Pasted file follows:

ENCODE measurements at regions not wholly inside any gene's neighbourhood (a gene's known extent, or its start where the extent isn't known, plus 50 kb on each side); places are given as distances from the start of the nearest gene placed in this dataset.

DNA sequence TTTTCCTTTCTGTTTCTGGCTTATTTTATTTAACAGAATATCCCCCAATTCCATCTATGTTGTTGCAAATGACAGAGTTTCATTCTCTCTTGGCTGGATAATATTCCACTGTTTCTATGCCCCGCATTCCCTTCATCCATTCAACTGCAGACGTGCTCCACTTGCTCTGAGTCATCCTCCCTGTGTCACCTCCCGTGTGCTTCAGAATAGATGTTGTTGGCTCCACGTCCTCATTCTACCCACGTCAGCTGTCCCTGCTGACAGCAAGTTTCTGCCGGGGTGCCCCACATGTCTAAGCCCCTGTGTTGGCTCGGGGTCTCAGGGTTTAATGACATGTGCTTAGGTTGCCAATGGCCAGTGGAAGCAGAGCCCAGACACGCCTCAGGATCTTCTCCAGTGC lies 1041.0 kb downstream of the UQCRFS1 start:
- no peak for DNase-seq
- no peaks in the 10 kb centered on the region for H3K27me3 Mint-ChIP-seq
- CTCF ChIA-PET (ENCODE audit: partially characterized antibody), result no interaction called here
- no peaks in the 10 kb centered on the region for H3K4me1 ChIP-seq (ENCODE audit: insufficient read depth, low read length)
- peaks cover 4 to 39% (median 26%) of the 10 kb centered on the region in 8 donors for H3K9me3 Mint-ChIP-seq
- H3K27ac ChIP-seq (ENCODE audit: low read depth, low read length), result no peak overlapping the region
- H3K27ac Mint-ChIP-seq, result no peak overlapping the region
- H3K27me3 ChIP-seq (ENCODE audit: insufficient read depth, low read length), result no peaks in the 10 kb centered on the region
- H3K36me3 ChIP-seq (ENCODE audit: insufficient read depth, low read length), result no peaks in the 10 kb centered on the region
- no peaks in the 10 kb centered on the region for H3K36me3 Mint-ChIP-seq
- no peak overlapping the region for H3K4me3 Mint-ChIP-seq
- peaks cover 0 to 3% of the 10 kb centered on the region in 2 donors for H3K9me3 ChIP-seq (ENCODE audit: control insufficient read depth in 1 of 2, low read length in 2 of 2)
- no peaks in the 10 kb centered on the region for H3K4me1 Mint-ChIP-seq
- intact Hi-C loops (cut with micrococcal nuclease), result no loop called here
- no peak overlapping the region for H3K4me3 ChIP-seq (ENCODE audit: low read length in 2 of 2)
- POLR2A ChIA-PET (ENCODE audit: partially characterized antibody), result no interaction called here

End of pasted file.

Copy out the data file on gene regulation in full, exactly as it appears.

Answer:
ENCODE measurements at regions not wholly inside any gene's neighbourhood (a gene's known extent, or its start where the extent isn't known, plus 50 kb on each side); places are given as distances from the start of the nearest gene placed in this dataset.

DNA sequence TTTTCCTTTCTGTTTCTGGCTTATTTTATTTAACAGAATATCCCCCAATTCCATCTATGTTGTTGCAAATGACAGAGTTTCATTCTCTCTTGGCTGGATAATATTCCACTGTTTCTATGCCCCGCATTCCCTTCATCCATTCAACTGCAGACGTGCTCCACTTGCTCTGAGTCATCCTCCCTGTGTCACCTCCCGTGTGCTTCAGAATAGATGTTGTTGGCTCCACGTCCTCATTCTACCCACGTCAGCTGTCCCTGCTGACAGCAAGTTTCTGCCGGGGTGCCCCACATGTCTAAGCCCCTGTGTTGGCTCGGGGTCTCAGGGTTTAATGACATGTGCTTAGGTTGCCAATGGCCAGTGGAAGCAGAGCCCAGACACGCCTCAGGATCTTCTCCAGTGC lies 1041.0 kb downstream of the UQCRFS1 start:
- no peak for DNase-seq
- no peaks in the 10 kb centered on the region for H3K27me3 Mint-ChIP-seq
- CTCF ChIA-PET (ENCODE audit: partially characterized antibody), result no interaction called here
- no peaks in the 10 kb centered on the region for H3K4me1 ChIP-seq (ENCODE audit: insufficient read depth, low read length)
- peaks cover 4 to 39% (median 26%) of the 10 kb centered on the region in 8 donors for H3K9me3 Mint-ChIP-seq
- H3K27ac ChIP-seq (ENCODE audit: low read depth, low read length), result no peak overlapping the region
- H3K27ac Mint-ChIP-seq, result no peak overlapping the region
- H3K27me3 ChIP-seq (ENCODE audit: insufficient read depth, low read length), result no peaks in the 10 kb centered on the region
- H3K36me3 ChIP-seq (ENCODE audit: insufficient read depth, low read length), result no peaks in the 10 kb centered on the region
- no peaks in the 10 kb centered on the region for H3K36me3 Mint-ChIP-seq
- no peak overlapping the region for H3K4me3 Mint-ChIP-seq
- peaks cover 0 to 3% of the 10 kb centered on the region in 2 donors for H3K9me3 ChIP-seq (ENCODE audit: control insufficient read depth in 1 of 2, low read length in 2 of 2)
- no peaks in the 10 kb centered on the region for H3K4me1 Mint-ChIP-seq
- intact Hi-C loops (cut with micrococcal nuclease), result no loop called here
- no peak overlapping the region for H3K4me3 ChIP-seq (ENCODE audit: low read length in 2 of 2)
- POLR2A ChIA-PET (ENCODE audit: partially characterized antibody), result no interaction called here